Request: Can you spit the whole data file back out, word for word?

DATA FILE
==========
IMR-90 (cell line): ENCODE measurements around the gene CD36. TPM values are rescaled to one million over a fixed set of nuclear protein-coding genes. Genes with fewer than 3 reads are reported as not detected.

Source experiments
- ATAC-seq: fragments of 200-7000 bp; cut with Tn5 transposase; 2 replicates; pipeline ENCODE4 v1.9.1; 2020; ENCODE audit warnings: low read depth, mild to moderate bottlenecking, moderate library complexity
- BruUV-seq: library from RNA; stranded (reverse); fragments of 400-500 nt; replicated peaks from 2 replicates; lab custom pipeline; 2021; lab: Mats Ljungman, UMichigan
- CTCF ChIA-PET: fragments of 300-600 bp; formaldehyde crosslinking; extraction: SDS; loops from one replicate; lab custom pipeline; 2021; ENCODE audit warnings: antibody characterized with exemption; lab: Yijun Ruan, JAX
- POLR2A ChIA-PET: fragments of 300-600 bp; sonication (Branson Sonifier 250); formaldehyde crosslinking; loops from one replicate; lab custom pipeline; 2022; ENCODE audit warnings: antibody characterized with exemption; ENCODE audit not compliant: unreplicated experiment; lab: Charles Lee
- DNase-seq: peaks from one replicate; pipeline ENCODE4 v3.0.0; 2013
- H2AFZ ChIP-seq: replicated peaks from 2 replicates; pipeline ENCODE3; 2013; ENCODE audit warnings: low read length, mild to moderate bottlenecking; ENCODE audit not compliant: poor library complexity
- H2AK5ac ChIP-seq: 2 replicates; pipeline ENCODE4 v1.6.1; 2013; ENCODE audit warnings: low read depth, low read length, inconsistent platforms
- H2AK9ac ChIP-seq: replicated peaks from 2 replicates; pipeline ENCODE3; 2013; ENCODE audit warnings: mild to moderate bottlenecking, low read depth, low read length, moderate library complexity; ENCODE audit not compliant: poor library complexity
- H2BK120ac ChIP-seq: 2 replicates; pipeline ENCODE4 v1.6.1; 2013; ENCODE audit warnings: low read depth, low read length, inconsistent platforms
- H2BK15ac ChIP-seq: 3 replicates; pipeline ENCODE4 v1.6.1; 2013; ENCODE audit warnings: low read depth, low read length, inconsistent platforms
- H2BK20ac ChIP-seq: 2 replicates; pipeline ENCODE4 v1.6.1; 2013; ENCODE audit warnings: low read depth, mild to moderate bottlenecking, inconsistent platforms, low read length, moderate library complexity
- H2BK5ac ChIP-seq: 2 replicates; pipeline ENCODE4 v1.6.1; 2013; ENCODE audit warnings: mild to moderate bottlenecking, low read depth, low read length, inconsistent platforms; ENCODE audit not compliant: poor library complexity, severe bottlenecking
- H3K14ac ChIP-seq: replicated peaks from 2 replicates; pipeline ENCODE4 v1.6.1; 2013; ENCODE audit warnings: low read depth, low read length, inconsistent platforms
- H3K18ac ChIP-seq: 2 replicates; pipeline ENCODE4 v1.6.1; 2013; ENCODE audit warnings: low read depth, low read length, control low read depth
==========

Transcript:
IMR-90 (cell line): ENCODE measurements around the gene CD36. TPM values are rescaled to one million over a fixed set of nuclear protein-coding genes. Genes with fewer than 3 reads are reported as not detected.

Source experiments
- ATAC-seq: fragments of 200-7000 bp; cut with Tn5 transposase; 2 replicates; pipeline ENCODE4 v1.9.1; 2020; ENCODE audit warnings: low read depth, mild to moderate bottlenecking, moderate library complexity
- BruUV-seq: library from RNA; stranded (reverse); fragments of 400-500 nt; replicated peaks from 2 replicates; lab custom pipeline; 2021; lab: Mats Ljungman, UMichigan
- CTCF ChIA-PET: fragments of 300-600 bp; formaldehyde crosslinking; extraction: SDS; loops from one replicate; lab custom pipeline; 2021; ENCODE audit warnings: antibody characterized with exemption; lab: Yijun Ruan, JAX
- POLR2A ChIA-PET: fragments of 300-600 bp; sonication (Branson Sonifier 250); formaldehyde crosslinking; loops from one replicate; lab custom pipeline; 2022; ENCODE audit warnings: antibody characterized with exemption; ENCODE audit not compliant: unreplicated experiment; lab: Charles Lee
- DNase-seq: peaks from one replicate; pipeline ENCODE4 v3.0.0; 2013
- H2AFZ ChIP-seq: replicated peaks from 2 replicates; pipeline ENCODE3; 2013; ENCODE audit warnings: low read length, mild to moderate bottlenecking; ENCODE audit not compliant: poor library complexity
- H2AK5ac ChIP-seq: 2 replicates; pipeline ENCODE4 v1.6.1; 2013; ENCODE audit warnings: low read depth, low read length, inconsistent platforms
- H2AK9ac ChIP-seq: replicated peaks from 2 replicates; pipeline ENCODE3; 2013; ENCODE audit warnings: mild to moderate bottlenecking, low read depth, low read length, moderate library complexity; ENCODE audit not compliant: poor library complexity
- H2BK120ac ChIP-seq: 2 replicates; pipeline ENCODE4 v1.6.1; 2013; ENCODE audit warnings: low read depth, low read length, inconsistent platforms
- H2BK15ac ChIP-seq: 3 replicates; pipeline ENCODE4 v1.6.1; 2013; ENCODE audit warnings: low read depth, low read length, inconsistent platforms
- H2BK20ac ChIP-seq: 2 replicates; pipeline ENCODE4 v1.6.1; 2013; ENCODE audit warnings: low read depth, mild to moderate bottlenecking, inconsistent platforms, low read length, moderate library complexity
- H2BK5ac ChIP-seq: 2 replicates; pipeline ENCODE4 v1.6.1; 2013; ENCODE audit warnings: mild to moderate bottlenecking, low read depth, low read length, inconsistent platforms; ENCODE audit not compliant: poor library complexity, severe bottlenecking
- H3K14ac ChIP-seq: replicated peaks from 2 replicates; pipeline ENCODE4 v1.6.1; 2013; ENCODE audit warnings: low read depth, low read length, inconsistent platforms
- H3K18ac ChIP-seq: 2 replicates; pipeline ENCODE4 v1.6.1; 2013; ENCODE audit warnings: low read depth, low read length, control low read depth